"Solo shows never had enough tension, and I was fed up of the organ and wanted to play the songs on a piano," says Morgenstern. "I've always wanted to play a song from beginning to end. I wanted the ability to improvise, and not think so much about what could and could not be done with programming beats. I had been thinking previously in small patterns and sometimes it kills dynamics, so I wanted to feel more just the song with a drummer."

Indeed, The Grass Is Always Greener sees less use of the organ (almost a crime, considering "organ" is almost central to Morgenstern), and introduces splashier percussion and crinkly detailing.

Some titles encapsulate particular settings, such as "Unser Mann Aus Hollywood" ("Our Man from Hollywood"), "Juist" (an island off northern Germany), "Die Japanische Schranke" ("The Japanese Gate"), and Mailand (Milan). Others personify a more universal ardor, including "Das Schone Einheitsbild" (somewhere between "The Beautiful Image" and "Uniformity"), "Alles Was Lebt Bewegt Sich" ("Everything that Lives Moves"), and "Ein Paar Sekunden" ("A Few Seconds"). The overall mood–familiar to fans of Lali Puna, Joni Mitchell, New Order, and Björk–is one of hopeful longing for places of residence and resonance.

"I had gone so many places," says Morgenstern, "and I wanted my songs to do so also, but always return with me to where I feel most creative, most at home."

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Barbara Morgenstern Picks the Most Interesting Stops on Her World Tour.

Mumbai: The people, the food, the colors, the smell, and the nature were completely exciting. A one-hour walk on the street was filled with thousands of impressions, after which we were completely exhausted. I've never experienced a society more different to ours. Although it's so poor, the atmosphere is friendly and peaceful.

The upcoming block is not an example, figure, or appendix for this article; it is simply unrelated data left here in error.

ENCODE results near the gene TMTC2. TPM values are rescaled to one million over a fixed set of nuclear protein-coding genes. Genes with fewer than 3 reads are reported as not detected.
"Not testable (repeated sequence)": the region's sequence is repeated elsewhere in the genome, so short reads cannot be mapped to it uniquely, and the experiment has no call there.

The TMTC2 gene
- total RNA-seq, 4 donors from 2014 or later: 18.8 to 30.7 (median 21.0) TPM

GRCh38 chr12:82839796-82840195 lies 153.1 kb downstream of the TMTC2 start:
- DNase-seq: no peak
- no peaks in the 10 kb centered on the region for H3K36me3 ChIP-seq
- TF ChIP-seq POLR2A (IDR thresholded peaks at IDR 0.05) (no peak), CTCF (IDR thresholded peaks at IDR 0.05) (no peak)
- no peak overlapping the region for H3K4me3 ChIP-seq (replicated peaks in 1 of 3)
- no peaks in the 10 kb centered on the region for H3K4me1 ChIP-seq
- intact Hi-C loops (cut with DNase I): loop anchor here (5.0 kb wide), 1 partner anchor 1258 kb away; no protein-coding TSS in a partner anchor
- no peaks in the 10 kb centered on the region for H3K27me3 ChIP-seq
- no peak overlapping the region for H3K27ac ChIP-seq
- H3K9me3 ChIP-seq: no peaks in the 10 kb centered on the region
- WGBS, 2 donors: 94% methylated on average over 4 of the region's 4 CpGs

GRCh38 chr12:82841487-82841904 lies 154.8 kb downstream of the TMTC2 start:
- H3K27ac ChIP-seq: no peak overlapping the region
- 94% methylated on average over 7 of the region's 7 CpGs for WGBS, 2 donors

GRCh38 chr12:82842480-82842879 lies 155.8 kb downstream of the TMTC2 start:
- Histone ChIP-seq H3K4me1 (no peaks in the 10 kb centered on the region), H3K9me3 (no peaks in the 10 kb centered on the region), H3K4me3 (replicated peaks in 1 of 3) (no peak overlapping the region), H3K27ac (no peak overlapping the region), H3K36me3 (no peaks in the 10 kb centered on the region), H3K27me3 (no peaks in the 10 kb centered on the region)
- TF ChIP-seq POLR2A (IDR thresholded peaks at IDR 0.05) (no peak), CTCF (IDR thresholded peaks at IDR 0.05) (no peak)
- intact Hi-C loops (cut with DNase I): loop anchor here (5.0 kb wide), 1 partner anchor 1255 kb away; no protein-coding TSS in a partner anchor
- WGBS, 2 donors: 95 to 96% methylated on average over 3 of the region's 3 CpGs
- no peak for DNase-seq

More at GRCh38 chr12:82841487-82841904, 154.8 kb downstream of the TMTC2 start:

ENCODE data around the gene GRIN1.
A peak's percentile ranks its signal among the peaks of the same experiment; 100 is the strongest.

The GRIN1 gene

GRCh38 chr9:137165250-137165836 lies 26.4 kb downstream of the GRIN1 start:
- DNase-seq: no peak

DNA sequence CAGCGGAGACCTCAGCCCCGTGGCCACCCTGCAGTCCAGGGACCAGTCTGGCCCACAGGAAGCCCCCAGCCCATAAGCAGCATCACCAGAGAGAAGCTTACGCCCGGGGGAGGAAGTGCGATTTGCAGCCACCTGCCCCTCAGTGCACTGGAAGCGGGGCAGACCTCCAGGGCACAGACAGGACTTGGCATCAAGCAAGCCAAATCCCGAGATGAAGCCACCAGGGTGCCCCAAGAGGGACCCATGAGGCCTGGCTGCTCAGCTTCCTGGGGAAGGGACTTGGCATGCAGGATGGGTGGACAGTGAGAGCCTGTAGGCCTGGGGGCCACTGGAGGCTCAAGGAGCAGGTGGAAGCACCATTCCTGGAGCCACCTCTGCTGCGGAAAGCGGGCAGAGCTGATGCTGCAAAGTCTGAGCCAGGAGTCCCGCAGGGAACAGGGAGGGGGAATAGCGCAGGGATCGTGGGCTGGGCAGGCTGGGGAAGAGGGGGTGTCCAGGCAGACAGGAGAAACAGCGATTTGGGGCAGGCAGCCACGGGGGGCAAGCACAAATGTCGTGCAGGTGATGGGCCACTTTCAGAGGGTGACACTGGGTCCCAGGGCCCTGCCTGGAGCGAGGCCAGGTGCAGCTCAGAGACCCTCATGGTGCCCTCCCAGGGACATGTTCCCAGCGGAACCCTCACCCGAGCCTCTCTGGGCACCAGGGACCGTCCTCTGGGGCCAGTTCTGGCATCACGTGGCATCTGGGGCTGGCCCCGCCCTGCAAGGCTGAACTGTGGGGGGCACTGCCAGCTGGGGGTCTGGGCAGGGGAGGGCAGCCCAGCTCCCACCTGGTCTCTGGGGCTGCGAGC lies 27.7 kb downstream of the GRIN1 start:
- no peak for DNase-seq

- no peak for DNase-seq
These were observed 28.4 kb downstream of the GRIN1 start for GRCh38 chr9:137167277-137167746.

Peking: We had the chance to go to the Great Wall and the Forbidden City. It was very cold and fresh and the old Chinese architecture's wideness and its space really impressed me. While playing, the people stand really close to the stage. Body contact in everyday life is really usual, which I'm not used to–it sometimes made me aggressive. You feel the economic progress and the growth everywhere.

Tel Aviv: I've never been to Israel before and as a German, you are full of fear [of] how people will treat you. I experienced that it was not a problem to be German; people [want to interact with you] to work on the history. The city is amazing; it's very [similar] to Berlin but empty because of bomb threats. It was interesting to listen to people of my age talking about the conflict between Israel and Palestine and I really enjoyed the beach, the concert, and the atmosphere.

Tokyo: We came to Tokyo with horrible jetlag and immediately went to dinner in Shibuya. This was a complete culture shock–the big crossings with hundreds of people, hundreds of people in the metro. The sounds and the lights were so massive that I felt like I was on another planet. The clash of old culture and pop culture is fascinating.

Taschkent: Taschkent is the capital of Uzbekistan, a country [caught] between the [Oriental way of life] and Communism–what a strange mixture. It is a big city that was completely destroyed by an earthquake in the '60s. The people were crazy about the music–shouting, dancing. I was dancing on the stage. It was massive!